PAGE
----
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Obesity: Immune Cells That Fight Obesity, New Look Into Autoimmunity

First Posted: Nov 02, 2015 01:00 PM EST
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The immune system has an obvious job of fighting foreign invaders, like bacteria and viruses. But, a team of researchers from the Weizmann Institute of Science in Israel identified a tiny subtype of immune cells that seem to also prevent metabolic syndrome - which includes conditions like obesity, high blood pressure, and high cholesterol and blood sugar.

The study, published in Immunity, took mice and fed them a regular diet, which showed that immunological mechanisms can play a role in obesity, among other parts of metabolic syndrome, without any connection to dietary fat. Previous studies have only linked the immune system to obesity when mice were deliberately fed high-fat diets.

Originally, the team focused on dendritic cells, which serve as guards for the the immune system - alerting other immune mechanisms and processes to danger. The team's examination looked at the function of dendritic cells that possessed a "killing" protein, known as perforin, that can eliminate other cells on demand. To do this, the team, headed by Yair Reisner, a professor in the Immunology Department, created mice that lacked perforin-rich dendritic cells.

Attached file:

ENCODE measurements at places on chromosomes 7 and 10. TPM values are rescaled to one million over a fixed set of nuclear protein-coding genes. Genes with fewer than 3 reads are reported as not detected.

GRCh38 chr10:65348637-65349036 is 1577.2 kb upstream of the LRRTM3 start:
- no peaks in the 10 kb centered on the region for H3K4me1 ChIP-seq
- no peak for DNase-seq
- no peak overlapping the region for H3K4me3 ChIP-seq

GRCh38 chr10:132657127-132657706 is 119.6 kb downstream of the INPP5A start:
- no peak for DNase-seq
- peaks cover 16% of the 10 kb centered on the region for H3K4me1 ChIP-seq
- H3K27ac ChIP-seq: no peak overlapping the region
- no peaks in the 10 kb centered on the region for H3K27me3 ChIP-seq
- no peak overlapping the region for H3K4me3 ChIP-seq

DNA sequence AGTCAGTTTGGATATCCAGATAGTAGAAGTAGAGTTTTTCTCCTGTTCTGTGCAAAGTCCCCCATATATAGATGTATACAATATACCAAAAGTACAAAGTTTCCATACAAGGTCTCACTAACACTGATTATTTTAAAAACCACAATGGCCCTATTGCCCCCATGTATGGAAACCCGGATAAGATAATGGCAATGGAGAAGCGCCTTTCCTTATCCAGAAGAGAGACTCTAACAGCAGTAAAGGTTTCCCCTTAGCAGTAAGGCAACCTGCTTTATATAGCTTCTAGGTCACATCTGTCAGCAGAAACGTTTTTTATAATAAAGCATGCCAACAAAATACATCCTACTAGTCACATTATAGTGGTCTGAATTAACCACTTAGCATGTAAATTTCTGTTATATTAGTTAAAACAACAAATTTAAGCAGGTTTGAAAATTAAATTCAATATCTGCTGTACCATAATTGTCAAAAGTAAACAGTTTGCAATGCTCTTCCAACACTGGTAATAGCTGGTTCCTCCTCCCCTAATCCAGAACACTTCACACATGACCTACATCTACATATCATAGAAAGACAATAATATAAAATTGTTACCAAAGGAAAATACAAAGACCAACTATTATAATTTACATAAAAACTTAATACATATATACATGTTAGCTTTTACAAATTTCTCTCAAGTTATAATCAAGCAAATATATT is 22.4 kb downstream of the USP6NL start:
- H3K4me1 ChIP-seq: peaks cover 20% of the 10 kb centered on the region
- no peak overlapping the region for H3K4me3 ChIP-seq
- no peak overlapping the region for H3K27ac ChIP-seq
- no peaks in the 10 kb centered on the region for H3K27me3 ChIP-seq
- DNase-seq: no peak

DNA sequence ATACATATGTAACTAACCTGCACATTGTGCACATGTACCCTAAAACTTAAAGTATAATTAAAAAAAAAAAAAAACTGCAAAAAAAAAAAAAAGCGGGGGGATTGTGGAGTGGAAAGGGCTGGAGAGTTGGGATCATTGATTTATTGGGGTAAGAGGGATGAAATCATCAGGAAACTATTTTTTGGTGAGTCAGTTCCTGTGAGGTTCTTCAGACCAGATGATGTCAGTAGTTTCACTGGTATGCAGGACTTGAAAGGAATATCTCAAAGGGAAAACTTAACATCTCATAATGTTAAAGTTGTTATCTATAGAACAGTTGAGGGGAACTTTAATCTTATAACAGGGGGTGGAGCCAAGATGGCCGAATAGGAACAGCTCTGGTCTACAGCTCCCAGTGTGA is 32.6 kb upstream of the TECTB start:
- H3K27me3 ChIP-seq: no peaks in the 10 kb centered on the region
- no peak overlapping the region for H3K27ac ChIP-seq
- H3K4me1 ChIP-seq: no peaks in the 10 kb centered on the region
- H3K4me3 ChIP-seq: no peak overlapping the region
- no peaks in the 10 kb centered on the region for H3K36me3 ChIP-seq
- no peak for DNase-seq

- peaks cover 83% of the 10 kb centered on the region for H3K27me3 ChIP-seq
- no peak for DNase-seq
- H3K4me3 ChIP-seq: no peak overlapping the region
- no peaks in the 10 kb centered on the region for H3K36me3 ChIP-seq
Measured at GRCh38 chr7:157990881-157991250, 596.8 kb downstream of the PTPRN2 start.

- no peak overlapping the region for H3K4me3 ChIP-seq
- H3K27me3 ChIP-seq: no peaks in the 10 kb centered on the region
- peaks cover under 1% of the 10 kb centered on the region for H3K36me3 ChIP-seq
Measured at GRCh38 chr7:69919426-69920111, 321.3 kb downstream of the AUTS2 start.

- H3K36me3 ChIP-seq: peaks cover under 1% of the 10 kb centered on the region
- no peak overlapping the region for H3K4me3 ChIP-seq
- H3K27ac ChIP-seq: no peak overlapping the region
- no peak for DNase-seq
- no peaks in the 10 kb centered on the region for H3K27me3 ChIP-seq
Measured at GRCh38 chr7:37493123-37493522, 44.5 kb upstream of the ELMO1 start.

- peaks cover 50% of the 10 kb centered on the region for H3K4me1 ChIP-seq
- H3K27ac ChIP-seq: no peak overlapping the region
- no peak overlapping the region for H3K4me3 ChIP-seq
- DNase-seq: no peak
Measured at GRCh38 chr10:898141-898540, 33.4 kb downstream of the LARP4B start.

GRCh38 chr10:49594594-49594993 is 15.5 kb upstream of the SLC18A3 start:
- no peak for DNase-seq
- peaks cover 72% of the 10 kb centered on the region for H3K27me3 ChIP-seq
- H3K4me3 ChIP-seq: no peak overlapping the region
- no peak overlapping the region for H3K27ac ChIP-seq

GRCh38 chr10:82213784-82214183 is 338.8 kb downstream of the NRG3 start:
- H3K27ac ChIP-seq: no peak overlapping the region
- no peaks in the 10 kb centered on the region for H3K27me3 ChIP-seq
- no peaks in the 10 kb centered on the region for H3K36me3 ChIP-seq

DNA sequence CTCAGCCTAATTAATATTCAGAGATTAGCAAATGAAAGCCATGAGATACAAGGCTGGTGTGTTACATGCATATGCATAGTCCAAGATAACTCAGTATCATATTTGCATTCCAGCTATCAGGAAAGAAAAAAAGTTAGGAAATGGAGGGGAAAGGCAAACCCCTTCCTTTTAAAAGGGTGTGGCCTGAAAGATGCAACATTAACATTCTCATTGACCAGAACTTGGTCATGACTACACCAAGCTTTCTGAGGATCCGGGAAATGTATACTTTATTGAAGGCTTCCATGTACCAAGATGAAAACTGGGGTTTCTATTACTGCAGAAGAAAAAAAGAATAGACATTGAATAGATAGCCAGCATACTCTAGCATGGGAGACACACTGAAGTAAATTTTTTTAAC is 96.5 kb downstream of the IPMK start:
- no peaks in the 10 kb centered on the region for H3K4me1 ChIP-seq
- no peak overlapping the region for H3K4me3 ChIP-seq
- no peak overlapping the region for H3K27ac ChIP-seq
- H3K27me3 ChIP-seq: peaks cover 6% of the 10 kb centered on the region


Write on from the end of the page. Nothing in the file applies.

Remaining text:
Surprisingly, Reisner's team saw that these mice became overweight and developed symptoms of metabolic syndrome.

Upon further investigation, the researchers found that the mice's fat tissue had incredibly high levels of inflammation-causing immune T cells, according to a news release. When these cells were removed from the perforin-lacking mice's fat tissue, the mice did not grow obese. This suggested that the dendritic cells that are perforin-rich can regulate the levels of certain T cells, which in turn can actually prevent metabolic syndrome.

Additionally, the study also has the ability to provide further insights into autoimmunity, as the scientists noted that the mice who lacked perforin-rich dendritic cells became more prone than normal to develop the equivalent to multiple sclerosis (MS) in humans. This has motivated the team to look into whether or not patients with MS lack these regulatory cells. These findings could have an enormous impact on millions of people.

Currently, more than one-third of adults in the U.S. are obese, equating to some 78.6 million people, according to the CDC. MS affects more than 400,000 people in the United States, and 2.5 million people worldwide.

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